Help STORM raise $6,000 to complete a trail signage project in Olmos Basin Park! Each IMBA Dig In project that raises $2,000 is eligible for $2,000 in matching funds from Shimano. So, the more money raised means more money can be allocated toward the project. Make a difference today by contributing to a Dig In project!
The Olmos Basin Park trail system consists of ~8 miles of trails used by mountain bikers, hikers, and runners in an 1,100-acre park in the San Antonio urban core. Currently, there is no wayfinding or educational signage in the park, and STORM would like to add signage to provide a more enjoyable experience for all trail users.
Despite being well-used by many people, the Olmos Basin Park trail system has potential to attract more trail users. The lack of signage is cited as one of the main reasons more people do not use the trail system, which is often described as a spider web of intersecting trails that makes it easy for trail users to get lost. Funds for this project will go towards mapping, improving the trails, and installing wayfinding and educational signage at trailheads and along the trails and intersections.
The Olmos Basin Park trails are also used by local NICA middle-school and high-school mountain bike teams for practice. In addition, many trail users are neighborhood residents who hike, run, and bike the trails. STORM hope that by improving the trails and installing signage, the number of local residents who use the trails, observe and report problems on the trails, and volunteer to help keep the trails in good condition will increase. Improving the trail system with signage and making the trails more attractive to trail users of all skill levels will promote outdoor recreation and help improve the health of the community.
If you’ve spent any time mountain biking in the San Antonio area, you’ve probably heard of STORM, but you may not know exactly what the organization is, what it does, or why you should join.
In short, STORM is your best advocate for expanding mountain biking access and opportunity in our region.
We’re in the midst of our spring membership drive, and we hope you’ll join. While becoming a STORM member at various levels may land you some sweet schwag, a membership is about so much more.
Here are five reasons why you should join:
STORM advocates for trail access with public and private property owners.
STORM and its volunteers maintain existing trails and build new trails that are open for everyone to use.
STORM leverages its funds to obtain grants and other funding that help expand the area’s network of trails.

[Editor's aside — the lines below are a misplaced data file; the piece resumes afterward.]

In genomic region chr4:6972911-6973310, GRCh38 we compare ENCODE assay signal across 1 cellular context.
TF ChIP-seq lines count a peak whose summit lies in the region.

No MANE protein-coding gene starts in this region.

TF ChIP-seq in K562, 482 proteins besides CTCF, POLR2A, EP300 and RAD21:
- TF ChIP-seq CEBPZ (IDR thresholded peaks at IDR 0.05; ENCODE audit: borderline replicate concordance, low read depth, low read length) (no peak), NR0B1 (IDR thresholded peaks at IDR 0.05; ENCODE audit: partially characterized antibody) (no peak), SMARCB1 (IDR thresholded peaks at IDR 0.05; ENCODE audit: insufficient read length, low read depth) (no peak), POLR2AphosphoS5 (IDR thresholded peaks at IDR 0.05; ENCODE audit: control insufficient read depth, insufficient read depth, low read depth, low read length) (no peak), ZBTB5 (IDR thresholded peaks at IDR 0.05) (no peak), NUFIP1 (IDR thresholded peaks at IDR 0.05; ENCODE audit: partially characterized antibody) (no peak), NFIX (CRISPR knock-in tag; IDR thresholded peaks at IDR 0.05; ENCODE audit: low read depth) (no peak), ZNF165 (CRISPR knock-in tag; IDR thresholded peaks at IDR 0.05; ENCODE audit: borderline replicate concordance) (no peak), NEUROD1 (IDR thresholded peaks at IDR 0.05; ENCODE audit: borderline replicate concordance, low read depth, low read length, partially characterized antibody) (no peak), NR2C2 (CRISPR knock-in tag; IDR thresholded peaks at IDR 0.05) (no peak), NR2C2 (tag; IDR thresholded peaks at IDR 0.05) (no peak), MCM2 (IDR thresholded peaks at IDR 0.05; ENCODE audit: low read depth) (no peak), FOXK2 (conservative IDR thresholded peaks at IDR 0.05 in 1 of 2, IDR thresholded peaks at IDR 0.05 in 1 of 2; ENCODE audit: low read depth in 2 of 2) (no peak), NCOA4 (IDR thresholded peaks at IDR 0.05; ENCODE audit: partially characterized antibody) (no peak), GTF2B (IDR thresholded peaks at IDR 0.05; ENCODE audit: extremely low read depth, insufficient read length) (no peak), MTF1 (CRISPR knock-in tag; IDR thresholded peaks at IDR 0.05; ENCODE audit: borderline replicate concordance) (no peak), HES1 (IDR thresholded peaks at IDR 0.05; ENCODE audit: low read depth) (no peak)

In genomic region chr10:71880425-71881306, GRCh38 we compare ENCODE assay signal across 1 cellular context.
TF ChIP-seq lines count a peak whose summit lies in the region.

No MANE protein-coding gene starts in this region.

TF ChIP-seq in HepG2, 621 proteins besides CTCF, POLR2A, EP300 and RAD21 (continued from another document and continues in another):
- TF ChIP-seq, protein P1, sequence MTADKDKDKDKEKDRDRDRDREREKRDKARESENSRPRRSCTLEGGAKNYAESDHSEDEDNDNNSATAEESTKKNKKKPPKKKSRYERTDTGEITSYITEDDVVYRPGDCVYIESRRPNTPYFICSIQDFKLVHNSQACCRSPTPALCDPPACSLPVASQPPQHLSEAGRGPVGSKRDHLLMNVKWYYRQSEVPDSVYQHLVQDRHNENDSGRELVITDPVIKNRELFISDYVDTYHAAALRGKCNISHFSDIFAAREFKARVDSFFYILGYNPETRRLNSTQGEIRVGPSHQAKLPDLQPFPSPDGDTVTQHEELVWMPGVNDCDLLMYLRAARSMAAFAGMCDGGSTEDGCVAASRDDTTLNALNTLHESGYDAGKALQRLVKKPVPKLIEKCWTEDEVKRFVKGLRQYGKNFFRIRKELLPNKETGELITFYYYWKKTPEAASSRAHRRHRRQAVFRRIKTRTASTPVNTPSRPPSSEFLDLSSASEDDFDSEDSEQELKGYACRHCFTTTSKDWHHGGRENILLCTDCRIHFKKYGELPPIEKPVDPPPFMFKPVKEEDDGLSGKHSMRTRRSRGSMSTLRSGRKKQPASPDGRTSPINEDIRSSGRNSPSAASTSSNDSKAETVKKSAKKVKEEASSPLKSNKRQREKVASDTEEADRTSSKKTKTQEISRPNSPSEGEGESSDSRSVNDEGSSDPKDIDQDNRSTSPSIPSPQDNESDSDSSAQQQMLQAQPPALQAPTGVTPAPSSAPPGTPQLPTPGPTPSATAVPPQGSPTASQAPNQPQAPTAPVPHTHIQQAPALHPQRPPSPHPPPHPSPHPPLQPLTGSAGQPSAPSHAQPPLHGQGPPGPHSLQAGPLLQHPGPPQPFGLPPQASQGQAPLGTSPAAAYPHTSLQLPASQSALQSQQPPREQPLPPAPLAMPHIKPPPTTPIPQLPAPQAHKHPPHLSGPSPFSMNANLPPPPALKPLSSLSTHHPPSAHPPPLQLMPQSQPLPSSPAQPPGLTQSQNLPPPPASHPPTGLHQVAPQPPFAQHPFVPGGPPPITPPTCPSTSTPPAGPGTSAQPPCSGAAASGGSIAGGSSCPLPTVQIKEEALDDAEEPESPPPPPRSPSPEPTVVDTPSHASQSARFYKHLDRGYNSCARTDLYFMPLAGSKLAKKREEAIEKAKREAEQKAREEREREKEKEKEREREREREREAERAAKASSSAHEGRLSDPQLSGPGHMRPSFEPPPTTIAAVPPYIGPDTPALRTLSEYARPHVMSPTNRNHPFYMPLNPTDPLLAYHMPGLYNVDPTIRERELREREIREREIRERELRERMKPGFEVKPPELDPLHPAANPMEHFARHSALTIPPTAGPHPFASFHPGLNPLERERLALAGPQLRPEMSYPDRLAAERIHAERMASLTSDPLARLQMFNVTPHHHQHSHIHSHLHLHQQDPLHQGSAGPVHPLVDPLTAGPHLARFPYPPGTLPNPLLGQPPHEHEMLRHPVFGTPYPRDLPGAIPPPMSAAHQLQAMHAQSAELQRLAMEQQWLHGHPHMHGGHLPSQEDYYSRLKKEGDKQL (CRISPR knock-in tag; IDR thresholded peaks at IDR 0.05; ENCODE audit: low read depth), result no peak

STORM is your chief advocate for ensuring that the city of San Antonio’s upcoming 2022 Bond Program will include funding for mountain bike projects.
STORM is an all-volunteer organization that needs YOU as a member, partner, advocate, ally and volunteer.
There’s really never been a more important time for you to join — or renew — your STORM membership. The global pandemic sent people flooding outdoors, and our region, like others, is seeing incredibly high usage of the trail network. With more people than ever riding their mountain bikes, we must continue to expand the trails system. And we also have to continue maintaining what already exists.
Your membership dollars help the organization with those efforts. But it’s not just about the money. Counting you as a member is important so that we can show the breadth and depth of mountain biking in San Antonio to the local leaders who control the purse strings. There’s always more demand for funding than there is actual funding, and it’s important that we present a strong, unified front as we advocate for more resources to elevate your riding experiences.
So, here’s what you can do to help continue improvements for mountain biking in San Antonio:
“Respect your local trail builders and be a good steward of the physical environment. Keep singletrack single by staying on the trail. Practice Leave No Trace principles. Do not ride muddy trails because it causes rutting, widening and maintenance headaches. Ride through standing water, not around it. Ride (or walk) technical features, not around them.” https://www.imba.com/ride/imba-rules-of-the-trail
So many great articles have been written about why it is important to “Respect the landscape”. In some places like the Pacific Northwest or the UK you can ride the trail just after a rain because the soil types drain fast and when ridden in wet conditions does not stick to the tires and create ruts. You have heard this term many times and may not be familiar with why “ruts” are so damaging. To understand this, we need to become familiar with the soil types that make up our local trails in Bexar county. The Bexar County region is made up of three soil types: Edwards Plateau in Northern Bexar County, Blackland Prairie in Central Bexar County, and Post Oak/Claypan in the Southern region of Bexar County.